Hard at work in her office at the top of a candy-coloured rococo building in downtown Hanoi, Christina Yu is thinking about colour and shape and line and texture. Four floors down, the Ipa-Nima showroom is bursting with her rainbow creations: handbags in hues as varied as burgundy, olive green, deep purple, hot pink and …read more
She’s just 26 years old, but, barring a miracle, she is destined to spend the next 26 years of her life in one of Burma’s notorious jails.
A taupe knit dress with sleeves of cascading ruffles, a translucent silk bodice adorned with appliquéd silver hearts, a structured deep purple silk bustier, and a trench coat with a super-hero cape: just a few examples from this season’s eclectic Thai fashion collections.
Five years ago, Aye Min Soe abandoned his work as an engineer to pick up a camera, dodge the Burmese military and risk arrest and another prison term.
Kyaw-Kyaw grimaces as he explains how he was effectively sold, like a spare bit of machinery, to a Thai trawler captain. And from then, he says, his life slid into a nightmare of beatings, amphetamines, perpetually interrupted sleep, and casual death.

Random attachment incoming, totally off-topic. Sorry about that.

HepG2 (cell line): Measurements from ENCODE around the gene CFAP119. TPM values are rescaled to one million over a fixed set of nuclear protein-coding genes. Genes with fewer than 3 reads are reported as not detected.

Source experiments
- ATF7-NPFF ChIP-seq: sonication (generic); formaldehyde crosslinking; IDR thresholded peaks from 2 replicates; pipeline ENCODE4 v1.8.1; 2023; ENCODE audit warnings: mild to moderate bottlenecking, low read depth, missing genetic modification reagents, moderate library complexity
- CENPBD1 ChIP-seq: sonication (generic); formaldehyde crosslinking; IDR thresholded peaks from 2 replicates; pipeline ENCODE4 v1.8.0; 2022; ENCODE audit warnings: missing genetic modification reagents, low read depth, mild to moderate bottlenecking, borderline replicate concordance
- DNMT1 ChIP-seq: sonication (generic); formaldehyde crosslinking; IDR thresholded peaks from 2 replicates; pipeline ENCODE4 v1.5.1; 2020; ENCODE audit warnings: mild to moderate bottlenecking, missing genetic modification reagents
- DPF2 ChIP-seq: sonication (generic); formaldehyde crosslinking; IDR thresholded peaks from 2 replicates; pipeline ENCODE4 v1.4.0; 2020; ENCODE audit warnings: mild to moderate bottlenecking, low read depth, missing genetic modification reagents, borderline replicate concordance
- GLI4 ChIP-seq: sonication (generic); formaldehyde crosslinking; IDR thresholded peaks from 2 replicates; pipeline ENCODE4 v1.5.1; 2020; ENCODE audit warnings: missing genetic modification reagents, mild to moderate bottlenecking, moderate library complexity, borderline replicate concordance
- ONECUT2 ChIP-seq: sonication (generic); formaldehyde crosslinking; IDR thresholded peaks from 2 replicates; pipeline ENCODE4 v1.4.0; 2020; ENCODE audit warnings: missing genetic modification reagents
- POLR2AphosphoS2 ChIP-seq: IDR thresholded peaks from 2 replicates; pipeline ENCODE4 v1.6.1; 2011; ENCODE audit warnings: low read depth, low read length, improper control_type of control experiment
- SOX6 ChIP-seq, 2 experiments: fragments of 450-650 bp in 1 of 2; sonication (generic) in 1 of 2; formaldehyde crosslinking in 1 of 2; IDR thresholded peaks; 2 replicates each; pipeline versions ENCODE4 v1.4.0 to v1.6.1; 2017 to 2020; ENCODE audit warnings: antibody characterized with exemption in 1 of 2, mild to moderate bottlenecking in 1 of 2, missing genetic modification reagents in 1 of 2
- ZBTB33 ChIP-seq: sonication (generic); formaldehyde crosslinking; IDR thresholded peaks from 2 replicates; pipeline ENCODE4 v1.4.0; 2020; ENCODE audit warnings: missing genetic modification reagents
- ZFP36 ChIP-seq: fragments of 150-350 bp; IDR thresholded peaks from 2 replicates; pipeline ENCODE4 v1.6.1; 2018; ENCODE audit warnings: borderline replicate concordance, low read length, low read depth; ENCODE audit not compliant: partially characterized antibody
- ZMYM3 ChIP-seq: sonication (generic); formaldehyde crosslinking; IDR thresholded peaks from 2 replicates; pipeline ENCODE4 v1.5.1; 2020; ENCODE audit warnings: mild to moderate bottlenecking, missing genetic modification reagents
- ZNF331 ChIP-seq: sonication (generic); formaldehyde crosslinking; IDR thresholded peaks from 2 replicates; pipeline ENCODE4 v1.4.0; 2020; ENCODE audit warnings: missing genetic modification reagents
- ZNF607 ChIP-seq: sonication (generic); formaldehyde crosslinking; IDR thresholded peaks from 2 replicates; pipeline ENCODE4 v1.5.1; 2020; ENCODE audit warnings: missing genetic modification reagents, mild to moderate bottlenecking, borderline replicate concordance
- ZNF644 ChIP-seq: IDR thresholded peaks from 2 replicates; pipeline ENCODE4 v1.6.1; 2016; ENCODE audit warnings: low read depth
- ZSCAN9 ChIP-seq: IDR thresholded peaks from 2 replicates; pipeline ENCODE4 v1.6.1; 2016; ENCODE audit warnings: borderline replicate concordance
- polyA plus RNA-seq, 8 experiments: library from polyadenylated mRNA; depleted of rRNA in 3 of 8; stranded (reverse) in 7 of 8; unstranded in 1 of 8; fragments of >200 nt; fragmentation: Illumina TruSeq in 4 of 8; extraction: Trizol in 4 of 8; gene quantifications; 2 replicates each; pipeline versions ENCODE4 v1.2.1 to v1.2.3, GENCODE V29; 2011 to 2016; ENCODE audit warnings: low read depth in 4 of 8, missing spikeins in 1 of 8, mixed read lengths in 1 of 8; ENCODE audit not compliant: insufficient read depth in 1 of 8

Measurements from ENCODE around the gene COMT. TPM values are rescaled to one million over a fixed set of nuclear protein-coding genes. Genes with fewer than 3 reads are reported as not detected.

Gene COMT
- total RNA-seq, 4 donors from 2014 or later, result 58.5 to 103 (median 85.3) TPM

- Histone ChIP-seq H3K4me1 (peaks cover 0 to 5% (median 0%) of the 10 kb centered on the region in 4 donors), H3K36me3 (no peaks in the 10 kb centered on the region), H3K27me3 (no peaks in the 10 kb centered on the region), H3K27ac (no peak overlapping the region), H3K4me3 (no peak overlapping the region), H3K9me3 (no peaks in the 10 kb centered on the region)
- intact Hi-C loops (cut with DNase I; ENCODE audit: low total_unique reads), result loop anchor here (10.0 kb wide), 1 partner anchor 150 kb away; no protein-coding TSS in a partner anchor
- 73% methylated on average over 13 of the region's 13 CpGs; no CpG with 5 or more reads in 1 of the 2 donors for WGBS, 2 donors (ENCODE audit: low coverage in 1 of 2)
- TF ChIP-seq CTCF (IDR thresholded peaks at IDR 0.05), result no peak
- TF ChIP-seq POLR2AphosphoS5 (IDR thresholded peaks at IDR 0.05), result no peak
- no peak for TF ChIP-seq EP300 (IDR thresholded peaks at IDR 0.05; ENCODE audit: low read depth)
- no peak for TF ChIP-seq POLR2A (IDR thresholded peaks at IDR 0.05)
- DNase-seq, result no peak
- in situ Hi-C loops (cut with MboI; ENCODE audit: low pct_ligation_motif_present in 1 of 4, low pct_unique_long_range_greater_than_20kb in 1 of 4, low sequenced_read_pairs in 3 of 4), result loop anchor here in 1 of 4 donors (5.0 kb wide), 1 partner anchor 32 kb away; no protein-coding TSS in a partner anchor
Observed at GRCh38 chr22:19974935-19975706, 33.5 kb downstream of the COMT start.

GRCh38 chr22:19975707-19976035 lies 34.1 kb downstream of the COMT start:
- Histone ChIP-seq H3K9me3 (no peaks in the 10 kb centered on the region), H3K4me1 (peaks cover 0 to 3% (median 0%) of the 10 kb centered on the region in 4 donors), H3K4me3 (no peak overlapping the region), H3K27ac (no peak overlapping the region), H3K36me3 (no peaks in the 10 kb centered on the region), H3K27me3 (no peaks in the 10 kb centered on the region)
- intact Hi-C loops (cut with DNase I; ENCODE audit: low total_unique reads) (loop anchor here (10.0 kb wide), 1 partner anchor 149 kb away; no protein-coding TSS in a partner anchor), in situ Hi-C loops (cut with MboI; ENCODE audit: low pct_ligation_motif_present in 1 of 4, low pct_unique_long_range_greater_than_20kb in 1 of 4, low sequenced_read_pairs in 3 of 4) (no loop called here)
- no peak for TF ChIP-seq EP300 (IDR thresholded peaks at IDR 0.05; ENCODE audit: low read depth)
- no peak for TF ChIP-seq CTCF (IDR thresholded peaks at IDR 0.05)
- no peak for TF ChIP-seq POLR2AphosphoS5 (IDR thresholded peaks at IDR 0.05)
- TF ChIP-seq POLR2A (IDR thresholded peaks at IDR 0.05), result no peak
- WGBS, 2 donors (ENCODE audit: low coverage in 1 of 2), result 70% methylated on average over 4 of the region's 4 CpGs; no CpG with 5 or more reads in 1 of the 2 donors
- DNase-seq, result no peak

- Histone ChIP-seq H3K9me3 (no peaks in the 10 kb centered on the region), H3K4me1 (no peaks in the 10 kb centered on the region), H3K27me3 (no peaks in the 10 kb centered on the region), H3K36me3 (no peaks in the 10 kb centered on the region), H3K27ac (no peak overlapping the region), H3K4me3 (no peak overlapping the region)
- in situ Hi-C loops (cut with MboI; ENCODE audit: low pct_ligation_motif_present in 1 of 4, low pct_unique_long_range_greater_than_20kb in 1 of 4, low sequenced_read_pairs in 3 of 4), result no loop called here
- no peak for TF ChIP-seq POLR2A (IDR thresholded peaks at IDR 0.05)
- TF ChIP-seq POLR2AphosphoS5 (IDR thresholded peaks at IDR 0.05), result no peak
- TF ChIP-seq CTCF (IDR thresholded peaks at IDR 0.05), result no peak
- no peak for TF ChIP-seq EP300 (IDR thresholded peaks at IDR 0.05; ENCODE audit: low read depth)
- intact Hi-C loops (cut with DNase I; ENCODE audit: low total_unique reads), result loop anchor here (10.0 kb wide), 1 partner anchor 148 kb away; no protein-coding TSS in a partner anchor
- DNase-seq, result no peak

For most of the year they struggle through the Burmese jungle, carrying heavy packs of supplies, ducking the army, keeping an eye out for landmines.
She sits in a bamboo chair in the steaming Bangkok heat, slim and elegant in a long skirt and a black sleeveless vest. Her eyebrows are delicately plucked, her ears pierced, her hair long and wavy. She turns and smiles sweetly. She has been a woman for less than a fortnight.
Serious Australian, British and European chefs have presented high-end Thai food in restaurants from Sydney to London to Copenhagen. Chefs of all nationalities have long been seduced by the delicate balancing art of Thai food – the interaction between the salty and sour, sweet and spicy veins of flavour that inspire Thai food devotees. Rarely, …read more
Fabio Polenghi was killed by a burst of gunfire in Bangkok. Wounded in the lower abdomen, he was rushed to hospital on the back of a motor-scooter. The Italian freelance photographer had been in Thailand for three months on assignment for a European magazine and, like so many others, he was on the spot to …read more
After nearly ten tumultuous weeks of protest, Thailand’s anti-government activists have been thoroughly routed, their sprawling encampment in Bangkok’s retail heart seized, their tents and stages dismantled, and their strident demands officially set aside.